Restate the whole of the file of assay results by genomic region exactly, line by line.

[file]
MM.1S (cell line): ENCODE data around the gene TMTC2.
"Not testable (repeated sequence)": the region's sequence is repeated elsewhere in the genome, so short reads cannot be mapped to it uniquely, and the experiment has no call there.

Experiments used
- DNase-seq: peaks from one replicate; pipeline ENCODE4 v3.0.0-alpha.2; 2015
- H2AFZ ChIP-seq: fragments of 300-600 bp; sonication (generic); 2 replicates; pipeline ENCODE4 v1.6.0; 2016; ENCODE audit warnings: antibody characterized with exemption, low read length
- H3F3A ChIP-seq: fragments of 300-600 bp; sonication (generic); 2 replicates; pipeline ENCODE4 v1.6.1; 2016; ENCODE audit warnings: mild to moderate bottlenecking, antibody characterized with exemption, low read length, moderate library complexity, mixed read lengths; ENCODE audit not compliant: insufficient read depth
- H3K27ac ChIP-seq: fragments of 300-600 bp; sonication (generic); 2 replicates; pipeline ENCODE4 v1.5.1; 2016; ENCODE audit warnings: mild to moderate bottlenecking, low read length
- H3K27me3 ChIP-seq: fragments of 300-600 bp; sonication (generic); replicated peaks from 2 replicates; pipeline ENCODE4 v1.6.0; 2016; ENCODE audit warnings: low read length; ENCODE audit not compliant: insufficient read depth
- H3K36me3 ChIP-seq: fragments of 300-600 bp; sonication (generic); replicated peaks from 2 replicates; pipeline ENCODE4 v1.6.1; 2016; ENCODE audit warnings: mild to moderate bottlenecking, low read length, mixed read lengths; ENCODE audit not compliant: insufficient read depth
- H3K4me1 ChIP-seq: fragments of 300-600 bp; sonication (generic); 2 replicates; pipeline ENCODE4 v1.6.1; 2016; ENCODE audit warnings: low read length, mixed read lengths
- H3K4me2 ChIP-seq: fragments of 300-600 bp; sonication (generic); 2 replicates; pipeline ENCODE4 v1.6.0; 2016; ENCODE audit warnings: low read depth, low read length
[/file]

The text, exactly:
MM.1S (cell line): ENCODE data around the gene TMTC2.
"Not testable (repeated sequence)": the region's sequence is repeated elsewhere in the genome, so short reads cannot be mapped to it uniquely, and the experiment has no call there.

Experiments used
- DNase-seq: peaks from one replicate; pipeline ENCODE4 v3.0.0-alpha.2; 2015
- H2AFZ ChIP-seq: fragments of 300-600 bp; sonication (generic); 2 replicates; pipeline ENCODE4 v1.6.0; 2016; ENCODE audit warnings: antibody characterized with exemption, low read length
- H3F3A ChIP-seq: fragments of 300-600 bp; sonication (generic); 2 replicates; pipeline ENCODE4 v1.6.1; 2016; ENCODE audit warnings: mild to moderate bottlenecking, antibody characterized with exemption, low read length, moderate library complexity, mixed read lengths; ENCODE audit not compliant: insufficient read depth
- H3K27ac ChIP-seq: fragments of 300-600 bp; sonication (generic); 2 replicates; pipeline ENCODE4 v1.5.1; 2016; ENCODE audit warnings: mild to moderate bottlenecking, low read length
- H3K27me3 ChIP-seq: fragments of 300-600 bp; sonication (generic); replicated peaks from 2 replicates; pipeline ENCODE4 v1.6.0; 2016; ENCODE audit warnings: low read length; ENCODE audit not compliant: insufficient read depth
- H3K36me3 ChIP-seq: fragments of 300-600 bp; sonication (generic); replicated peaks from 2 replicates; pipeline ENCODE4 v1.6.1; 2016; ENCODE audit warnings: mild to moderate bottlenecking, low read length, mixed read lengths; ENCODE audit not compliant: insufficient read depth
- H3K4me1 ChIP-seq: fragments of 300-600 bp; sonication (generic); 2 replicates; pipeline ENCODE4 v1.6.1; 2016; ENCODE audit warnings: low read length, mixed read lengths
- H3K4me2 ChIP-seq: fragments of 300-600 bp; sonication (generic); 2 replicates; pipeline ENCODE4 v1.6.0; 2016; ENCODE audit warnings: low read depth, low read length